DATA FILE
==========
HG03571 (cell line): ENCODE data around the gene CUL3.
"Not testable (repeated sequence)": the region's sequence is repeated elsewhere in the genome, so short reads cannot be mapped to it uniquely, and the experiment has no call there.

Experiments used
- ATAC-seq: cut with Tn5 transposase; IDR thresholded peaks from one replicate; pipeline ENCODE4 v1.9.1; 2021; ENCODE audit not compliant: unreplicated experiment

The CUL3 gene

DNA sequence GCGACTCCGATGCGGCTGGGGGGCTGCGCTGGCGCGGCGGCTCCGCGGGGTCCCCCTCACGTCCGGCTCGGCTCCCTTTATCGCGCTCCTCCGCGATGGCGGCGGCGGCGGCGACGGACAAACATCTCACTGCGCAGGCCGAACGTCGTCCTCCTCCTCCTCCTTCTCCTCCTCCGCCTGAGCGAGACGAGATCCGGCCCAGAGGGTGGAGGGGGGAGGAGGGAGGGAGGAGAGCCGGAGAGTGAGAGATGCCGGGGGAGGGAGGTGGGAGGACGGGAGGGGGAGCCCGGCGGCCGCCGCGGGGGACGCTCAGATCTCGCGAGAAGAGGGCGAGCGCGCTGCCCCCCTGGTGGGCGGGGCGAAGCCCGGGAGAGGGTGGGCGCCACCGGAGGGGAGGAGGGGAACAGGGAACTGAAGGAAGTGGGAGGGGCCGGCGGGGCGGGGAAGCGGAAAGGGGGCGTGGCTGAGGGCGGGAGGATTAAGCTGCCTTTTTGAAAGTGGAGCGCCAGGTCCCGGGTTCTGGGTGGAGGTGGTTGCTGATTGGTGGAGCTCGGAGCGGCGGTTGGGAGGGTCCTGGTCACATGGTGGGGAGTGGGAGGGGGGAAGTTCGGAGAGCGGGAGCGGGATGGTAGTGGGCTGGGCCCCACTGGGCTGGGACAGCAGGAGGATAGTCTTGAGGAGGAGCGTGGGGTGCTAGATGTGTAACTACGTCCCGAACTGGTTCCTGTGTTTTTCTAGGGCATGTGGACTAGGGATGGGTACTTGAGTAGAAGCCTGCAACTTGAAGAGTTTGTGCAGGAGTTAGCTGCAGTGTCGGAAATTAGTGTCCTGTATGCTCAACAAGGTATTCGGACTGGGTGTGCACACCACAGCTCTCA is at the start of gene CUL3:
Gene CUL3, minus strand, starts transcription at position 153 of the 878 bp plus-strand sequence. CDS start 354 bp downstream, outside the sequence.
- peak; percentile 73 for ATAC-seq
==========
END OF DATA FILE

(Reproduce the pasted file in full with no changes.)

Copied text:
HG03571 (cell line): ENCODE data around the gene CUL3.
"Not testable (repeated sequence)": the region's sequence is repeated elsewhere in the genome, so short reads cannot be mapped to it uniquely, and the experiment has no call there.

Experiments used
- ATAC-seq: cut with Tn5 transposase; IDR thresholded peaks from one replicate; pipeline ENCODE4 v1.9.1; 2021; ENCODE audit not compliant: unreplicated experiment

The CUL3 gene

DNA sequence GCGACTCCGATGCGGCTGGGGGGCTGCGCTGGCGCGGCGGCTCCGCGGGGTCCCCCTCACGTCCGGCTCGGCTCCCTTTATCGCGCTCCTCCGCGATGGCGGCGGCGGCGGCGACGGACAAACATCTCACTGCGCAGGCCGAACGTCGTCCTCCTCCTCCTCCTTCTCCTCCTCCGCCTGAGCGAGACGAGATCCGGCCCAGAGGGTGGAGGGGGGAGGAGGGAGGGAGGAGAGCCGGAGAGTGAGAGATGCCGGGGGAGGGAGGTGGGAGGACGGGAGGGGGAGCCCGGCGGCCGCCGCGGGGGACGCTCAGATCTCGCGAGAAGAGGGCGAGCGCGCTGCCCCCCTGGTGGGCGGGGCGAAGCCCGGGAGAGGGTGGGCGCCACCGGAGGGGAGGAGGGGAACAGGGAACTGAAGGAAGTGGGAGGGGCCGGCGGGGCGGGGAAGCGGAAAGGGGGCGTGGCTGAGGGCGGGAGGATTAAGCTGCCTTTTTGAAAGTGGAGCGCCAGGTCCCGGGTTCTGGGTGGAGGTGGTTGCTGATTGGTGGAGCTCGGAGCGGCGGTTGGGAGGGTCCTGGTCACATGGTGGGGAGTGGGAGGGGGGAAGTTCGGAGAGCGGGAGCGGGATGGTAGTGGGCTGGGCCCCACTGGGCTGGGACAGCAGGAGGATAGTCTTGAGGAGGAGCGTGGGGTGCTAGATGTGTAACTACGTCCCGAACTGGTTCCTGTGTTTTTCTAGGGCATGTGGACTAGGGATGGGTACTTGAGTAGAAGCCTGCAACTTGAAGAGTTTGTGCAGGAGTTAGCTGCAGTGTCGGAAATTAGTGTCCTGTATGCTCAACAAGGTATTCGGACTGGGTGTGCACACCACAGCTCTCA is at the start of gene CUL3:
Gene CUL3, minus strand, starts transcription at position 153 of the 878 bp plus-strand sequence. CDS start 354 bp downstream, outside the sequence.
- peak; percentile 73 for ATAC-seq